Women, capitalism and feminisation : workers' experiences in private and non-profit childcare centres.
Degree GrantorUniversity of Canterbury
Degree NameMaster of Education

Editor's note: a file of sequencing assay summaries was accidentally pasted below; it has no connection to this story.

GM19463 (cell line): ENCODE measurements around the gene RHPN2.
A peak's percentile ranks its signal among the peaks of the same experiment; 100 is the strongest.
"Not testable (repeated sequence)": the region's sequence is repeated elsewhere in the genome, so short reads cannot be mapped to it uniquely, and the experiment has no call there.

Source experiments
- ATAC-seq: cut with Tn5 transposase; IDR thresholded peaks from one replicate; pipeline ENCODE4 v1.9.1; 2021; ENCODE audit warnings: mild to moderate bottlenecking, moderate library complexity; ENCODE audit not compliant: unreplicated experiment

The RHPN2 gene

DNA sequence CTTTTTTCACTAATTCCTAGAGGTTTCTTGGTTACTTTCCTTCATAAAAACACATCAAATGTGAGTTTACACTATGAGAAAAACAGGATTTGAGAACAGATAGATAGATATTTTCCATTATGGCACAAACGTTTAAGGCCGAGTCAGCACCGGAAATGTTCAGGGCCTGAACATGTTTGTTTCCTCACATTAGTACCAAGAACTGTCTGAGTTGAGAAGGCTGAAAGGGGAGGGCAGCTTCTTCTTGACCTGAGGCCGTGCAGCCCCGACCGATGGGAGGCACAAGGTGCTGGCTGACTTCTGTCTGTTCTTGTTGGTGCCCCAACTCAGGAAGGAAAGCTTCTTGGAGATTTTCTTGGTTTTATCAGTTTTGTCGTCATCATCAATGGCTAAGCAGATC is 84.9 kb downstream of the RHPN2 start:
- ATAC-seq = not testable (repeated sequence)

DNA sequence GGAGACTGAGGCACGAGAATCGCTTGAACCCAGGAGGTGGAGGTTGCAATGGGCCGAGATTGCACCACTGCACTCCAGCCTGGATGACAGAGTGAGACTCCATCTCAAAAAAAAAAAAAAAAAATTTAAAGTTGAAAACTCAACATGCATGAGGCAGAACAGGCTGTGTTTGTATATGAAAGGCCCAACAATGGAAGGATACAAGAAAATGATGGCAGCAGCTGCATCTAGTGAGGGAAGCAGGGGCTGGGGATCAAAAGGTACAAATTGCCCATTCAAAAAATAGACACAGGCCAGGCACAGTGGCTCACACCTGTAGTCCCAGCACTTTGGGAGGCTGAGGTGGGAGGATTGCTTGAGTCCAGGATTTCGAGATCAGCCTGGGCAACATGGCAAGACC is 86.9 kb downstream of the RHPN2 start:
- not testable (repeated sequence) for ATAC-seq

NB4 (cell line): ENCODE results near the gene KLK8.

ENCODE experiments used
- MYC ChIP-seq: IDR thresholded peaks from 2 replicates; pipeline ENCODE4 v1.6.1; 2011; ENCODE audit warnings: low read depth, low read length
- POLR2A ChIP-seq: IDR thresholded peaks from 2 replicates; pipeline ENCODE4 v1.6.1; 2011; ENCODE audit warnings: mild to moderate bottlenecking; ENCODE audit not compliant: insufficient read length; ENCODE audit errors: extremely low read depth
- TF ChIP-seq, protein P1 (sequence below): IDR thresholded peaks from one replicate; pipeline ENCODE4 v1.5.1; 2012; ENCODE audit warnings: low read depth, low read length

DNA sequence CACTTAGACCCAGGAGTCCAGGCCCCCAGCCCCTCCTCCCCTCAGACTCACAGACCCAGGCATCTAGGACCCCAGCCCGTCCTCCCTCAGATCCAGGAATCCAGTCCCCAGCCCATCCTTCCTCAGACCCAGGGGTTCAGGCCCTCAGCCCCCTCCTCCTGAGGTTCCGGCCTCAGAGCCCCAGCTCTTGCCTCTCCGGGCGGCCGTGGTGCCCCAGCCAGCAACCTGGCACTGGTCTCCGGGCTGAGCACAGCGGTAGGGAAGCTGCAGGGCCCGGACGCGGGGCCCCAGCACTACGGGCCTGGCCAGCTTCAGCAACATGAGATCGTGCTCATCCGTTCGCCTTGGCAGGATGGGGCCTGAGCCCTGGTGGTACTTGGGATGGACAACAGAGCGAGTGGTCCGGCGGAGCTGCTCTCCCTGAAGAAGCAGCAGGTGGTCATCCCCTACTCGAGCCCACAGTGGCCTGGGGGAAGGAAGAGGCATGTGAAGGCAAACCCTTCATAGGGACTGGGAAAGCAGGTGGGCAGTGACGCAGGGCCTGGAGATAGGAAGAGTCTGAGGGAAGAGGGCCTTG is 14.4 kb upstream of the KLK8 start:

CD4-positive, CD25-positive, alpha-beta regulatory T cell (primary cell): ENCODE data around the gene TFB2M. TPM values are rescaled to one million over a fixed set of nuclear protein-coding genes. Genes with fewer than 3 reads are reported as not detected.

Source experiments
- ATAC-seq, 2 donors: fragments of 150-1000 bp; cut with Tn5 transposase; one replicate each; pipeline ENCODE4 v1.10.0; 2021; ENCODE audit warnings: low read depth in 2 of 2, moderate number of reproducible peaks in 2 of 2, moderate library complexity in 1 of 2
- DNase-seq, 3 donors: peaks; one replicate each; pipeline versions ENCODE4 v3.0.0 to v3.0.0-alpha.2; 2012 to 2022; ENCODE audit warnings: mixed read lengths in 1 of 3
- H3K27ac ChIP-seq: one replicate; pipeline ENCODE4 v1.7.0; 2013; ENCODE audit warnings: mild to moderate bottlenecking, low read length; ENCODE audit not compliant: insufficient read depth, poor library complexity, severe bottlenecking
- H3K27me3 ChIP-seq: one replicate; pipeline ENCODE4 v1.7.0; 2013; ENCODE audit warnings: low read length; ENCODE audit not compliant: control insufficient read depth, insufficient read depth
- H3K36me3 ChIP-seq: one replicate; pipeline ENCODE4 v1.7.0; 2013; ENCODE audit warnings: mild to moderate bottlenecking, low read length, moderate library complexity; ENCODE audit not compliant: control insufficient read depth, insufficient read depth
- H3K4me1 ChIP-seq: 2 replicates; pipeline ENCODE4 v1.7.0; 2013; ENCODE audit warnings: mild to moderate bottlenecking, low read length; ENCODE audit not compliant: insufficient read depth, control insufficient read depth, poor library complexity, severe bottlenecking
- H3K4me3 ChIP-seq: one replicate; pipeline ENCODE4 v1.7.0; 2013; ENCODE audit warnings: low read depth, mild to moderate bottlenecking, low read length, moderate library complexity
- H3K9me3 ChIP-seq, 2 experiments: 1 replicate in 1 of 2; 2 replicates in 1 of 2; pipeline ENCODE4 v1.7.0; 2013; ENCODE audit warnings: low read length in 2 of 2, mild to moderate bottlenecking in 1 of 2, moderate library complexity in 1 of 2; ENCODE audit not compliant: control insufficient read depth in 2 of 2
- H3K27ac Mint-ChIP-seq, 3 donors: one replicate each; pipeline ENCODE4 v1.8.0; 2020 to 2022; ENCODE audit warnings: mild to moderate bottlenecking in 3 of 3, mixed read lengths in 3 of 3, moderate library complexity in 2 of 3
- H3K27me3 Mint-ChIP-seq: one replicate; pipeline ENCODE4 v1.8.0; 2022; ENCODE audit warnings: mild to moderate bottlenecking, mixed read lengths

The operation of childcare centres for profit has long been a contentious issue in early childhood circles. Research in New Zealand and overseas has shown that staff in non-profit centres, compared to those in private centres, tend to receive higher average wages, have lower rates of staff turnover, receive more benefits, are more likely to have paid breaks and non-contact time, are more likely to view their work as a career, express greater job satisfaction and commitment, are better trained in early childhood care and education and are more experienced in childcare. The present study surveyed 32 staff in five Christchurch childcare centres; two of the centres were privately owned. Staff were asked about qualifications, work history, their motivations for working in childcare, the most and least favourable aspects of their work, differences between their current centre and other centres they had worked in and how they saw their future in childcare and the future of childcare in New Zealand. In addition, four childcare workers were interviewed in depth; three of them were working in privately owned centres. The interviews mainly focused on the women's relationships with their employer(s), including the pleasures and difficulties of their work situations. Workers in privately owned centres were found to be generally experiencing poorer conditions than their colleagues in non-profit centres and several gave accounts of harassment by their employer, including direct threats and intimidation. The results of these surveys and interviews are considered in the light of the historical context for childcare in Aotearoa/New Zealand, including important social trends such as the feminist resurgence of the 1970s. Significant theories which have impacted on social attitudes to women and childcare are also described and their relevance to the trends indicated by the present study is outlined. The study argues that, despite significant advances in the unionisation and 'professionalisation' of childcare workers in recent times, women who work in this field are still overwhelmingly motivated by the intrinsic rewards of their work. This trend, it is argued, stems from the persistence of the 'cult of mothering' which developed in western capitalist societies in the late 1800s, which has led to the overwhelming 'feminisation' of childcare work. The study concludes by briefly considering the unresolved questions raised by the study, and the possibilities for change in the way society values the work of caring for and educating young children as proposed by socialist feminist analyses.